Statement of Dr. William C. Woodward, Legislative Counsel, American Medical Association, addressing the Taxation of Marihuana, May 4, 1937, House of Representatives, Committee on Ways and Means, Washington,D.C.


«In other words, MARIHUANA is not the correct term. It was the use of the term “MARIHUANA” rather than the use of the term “CANNABIS” or the use of the term “INDIAN HEMP” that was responsible, as you realized, probably, a day or two ago, for the failure of the dealers in INDIAN HEMPSEED to connect up this bill with their business until rather late in the day. So, if you will permit me, I shall use the word “CANNABIS”, and I should certainly suggest that if any legislation is enacted, the term used be “CANNABIS” and not the mongrel word “MARIHUANA”. […]

Here is a law that proposes to bring within its scope everyone who produces, wittingly or unwittingly, a particle of Cannabis. It into every farm and every bit of land of every kind. We have this definition of producer. This comes in section 1, paragraph (c), page 2, lines 7 to 12, of the bill:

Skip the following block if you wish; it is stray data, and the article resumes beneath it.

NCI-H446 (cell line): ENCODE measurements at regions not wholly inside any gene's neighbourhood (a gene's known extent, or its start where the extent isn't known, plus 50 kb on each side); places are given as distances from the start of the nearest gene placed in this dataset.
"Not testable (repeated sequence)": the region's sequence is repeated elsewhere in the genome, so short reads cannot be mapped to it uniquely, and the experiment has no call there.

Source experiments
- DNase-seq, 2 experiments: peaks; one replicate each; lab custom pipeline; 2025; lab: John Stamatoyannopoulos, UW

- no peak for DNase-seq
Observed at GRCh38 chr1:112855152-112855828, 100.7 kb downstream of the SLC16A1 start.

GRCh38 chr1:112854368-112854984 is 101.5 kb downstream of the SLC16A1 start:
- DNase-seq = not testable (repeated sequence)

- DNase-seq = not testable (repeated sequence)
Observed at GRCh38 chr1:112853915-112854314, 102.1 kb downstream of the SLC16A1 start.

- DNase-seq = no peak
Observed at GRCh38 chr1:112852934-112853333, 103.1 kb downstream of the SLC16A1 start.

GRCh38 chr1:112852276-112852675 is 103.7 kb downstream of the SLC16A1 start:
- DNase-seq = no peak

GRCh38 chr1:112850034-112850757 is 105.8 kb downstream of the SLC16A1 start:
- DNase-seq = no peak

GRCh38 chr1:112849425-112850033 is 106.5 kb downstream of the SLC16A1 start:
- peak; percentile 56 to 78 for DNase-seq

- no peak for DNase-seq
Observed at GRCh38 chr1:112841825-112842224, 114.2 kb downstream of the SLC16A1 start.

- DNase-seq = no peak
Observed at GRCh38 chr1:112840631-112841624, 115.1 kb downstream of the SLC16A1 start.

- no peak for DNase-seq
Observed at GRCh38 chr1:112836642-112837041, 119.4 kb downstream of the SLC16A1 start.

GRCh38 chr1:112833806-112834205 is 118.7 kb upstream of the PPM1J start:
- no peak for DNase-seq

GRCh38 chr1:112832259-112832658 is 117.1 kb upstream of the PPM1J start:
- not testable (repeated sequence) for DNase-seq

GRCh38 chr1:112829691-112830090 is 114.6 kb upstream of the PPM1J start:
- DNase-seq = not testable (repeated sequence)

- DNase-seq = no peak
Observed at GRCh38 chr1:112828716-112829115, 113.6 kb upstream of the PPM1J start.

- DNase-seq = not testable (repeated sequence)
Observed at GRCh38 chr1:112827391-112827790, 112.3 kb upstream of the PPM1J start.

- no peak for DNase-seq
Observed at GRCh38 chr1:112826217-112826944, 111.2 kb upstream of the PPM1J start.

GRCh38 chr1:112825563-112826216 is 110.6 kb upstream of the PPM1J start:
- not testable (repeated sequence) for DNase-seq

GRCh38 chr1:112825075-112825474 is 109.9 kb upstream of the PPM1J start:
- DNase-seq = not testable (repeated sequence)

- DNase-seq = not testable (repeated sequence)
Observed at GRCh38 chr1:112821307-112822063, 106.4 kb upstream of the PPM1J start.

The term “producer” includes any person who (1) plants, grows, cultivates, or in any way facilitates the NATURAL growth of marihuana; (2) harvests and transfers or makes use of marihuana or (3) fails to destroy marihuana within 10 days after notice that such marihuana is growing upon land under his control.

That means every potential owner of land in the United States is a potential and maybe an unwitting producer of marihuana.

I say the medicinal use of Cannabis has nothing to do with Cannabis or marihuana addiction. In all that you have heard here thus far, no mention has been made of any excessive use of the drug by any doctor or its excessive distribution by any pharmacist. And yet the burden of this bill is placed heavily on the DOCTOR and PHARMACISTS of the country; and I may say very heavily, most heavily, possibly of all, on the FARMERS of the country. […]

Marihuana grows wild along railroad tracks, along highways, on land belonging to the Federal Government, on land belonging to the States, on immense farms and ranches, forest land and places of that sort; places to which, by the way, the Federal Government, I believe, has no inherent right of entry.»